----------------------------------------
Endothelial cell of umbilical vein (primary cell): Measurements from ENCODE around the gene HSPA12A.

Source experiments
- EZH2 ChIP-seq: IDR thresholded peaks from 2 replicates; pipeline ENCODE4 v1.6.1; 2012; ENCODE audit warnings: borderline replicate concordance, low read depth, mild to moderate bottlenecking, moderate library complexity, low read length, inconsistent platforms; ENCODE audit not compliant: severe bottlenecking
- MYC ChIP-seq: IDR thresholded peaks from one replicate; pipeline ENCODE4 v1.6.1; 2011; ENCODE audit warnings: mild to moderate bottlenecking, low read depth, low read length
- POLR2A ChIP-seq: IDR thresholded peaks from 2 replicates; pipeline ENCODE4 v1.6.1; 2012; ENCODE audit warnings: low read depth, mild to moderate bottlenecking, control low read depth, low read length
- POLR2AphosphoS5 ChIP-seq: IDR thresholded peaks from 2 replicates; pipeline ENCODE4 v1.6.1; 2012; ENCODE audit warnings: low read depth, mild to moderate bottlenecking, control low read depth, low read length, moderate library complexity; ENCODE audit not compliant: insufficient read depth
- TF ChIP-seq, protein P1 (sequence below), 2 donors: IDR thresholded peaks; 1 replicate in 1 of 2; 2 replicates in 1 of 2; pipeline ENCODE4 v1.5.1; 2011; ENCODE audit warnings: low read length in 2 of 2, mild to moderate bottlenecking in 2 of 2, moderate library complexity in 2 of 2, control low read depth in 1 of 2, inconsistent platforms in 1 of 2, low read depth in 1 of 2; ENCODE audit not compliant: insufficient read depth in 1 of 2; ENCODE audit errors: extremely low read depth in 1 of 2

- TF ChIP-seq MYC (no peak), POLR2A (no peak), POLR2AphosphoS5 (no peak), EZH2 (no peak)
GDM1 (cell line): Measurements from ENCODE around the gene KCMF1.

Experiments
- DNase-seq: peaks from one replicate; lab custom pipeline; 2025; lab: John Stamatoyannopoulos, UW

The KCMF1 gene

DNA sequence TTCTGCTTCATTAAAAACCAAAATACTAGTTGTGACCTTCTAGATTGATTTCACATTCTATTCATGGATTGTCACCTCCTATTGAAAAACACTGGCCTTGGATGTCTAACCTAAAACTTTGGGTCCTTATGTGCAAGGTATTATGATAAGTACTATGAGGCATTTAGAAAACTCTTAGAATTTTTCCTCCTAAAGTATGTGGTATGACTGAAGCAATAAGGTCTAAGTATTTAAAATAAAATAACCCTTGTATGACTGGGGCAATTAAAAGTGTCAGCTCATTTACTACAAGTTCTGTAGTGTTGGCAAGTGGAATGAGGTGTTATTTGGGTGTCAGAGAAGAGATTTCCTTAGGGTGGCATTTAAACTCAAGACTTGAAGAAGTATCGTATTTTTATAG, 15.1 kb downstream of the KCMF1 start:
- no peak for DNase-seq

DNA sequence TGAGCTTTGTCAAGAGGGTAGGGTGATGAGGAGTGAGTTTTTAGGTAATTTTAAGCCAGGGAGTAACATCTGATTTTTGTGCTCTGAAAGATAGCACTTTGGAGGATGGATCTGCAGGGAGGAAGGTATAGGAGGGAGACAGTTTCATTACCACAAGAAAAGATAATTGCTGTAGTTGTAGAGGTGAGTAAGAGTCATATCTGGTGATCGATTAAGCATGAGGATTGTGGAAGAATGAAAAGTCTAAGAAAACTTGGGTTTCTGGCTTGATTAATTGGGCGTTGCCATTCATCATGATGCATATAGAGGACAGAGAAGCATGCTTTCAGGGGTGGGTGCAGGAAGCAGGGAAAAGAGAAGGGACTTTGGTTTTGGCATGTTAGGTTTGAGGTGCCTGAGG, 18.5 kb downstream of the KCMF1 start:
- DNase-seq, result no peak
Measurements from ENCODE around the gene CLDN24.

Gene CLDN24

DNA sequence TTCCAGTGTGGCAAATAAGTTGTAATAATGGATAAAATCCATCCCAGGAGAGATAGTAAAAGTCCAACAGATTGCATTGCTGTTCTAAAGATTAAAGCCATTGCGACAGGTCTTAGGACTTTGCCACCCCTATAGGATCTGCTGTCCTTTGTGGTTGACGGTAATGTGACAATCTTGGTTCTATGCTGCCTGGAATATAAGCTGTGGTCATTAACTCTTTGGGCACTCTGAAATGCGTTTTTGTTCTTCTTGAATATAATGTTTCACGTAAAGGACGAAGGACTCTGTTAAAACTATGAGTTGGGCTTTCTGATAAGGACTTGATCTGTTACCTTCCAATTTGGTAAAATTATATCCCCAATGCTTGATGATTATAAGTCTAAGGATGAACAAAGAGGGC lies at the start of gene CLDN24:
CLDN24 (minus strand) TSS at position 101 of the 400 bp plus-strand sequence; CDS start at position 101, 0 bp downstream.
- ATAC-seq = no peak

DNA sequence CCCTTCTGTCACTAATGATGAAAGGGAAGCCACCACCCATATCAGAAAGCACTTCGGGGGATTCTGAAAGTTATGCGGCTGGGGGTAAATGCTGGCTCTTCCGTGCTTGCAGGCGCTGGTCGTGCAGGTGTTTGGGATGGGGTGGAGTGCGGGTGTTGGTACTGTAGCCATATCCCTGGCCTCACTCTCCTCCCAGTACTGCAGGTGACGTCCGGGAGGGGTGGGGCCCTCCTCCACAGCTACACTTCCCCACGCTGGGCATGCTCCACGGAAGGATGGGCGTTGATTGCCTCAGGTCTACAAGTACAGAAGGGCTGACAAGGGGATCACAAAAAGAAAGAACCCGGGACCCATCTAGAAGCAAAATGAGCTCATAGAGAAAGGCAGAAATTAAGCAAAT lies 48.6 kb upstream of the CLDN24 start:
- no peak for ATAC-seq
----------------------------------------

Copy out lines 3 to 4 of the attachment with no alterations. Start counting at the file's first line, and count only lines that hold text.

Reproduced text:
- EZH2 ChIP-seq: IDR thresholded peaks from 2 replicates; pipeline ENCODE4 v1.6.1; 2012; ENCODE audit warnings: borderline replicate concordance, low read depth, mild to moderate bottlenecking, moderate library complexity, low read length, inconsistent platforms; ENCODE audit not compliant: severe bottlenecking
- MYC ChIP-seq: IDR thresholded peaks from one replicate; pipeline ENCODE4 v1.6.1; 2011; ENCODE audit warnings: mild to moderate bottlenecking, low read depth, low read length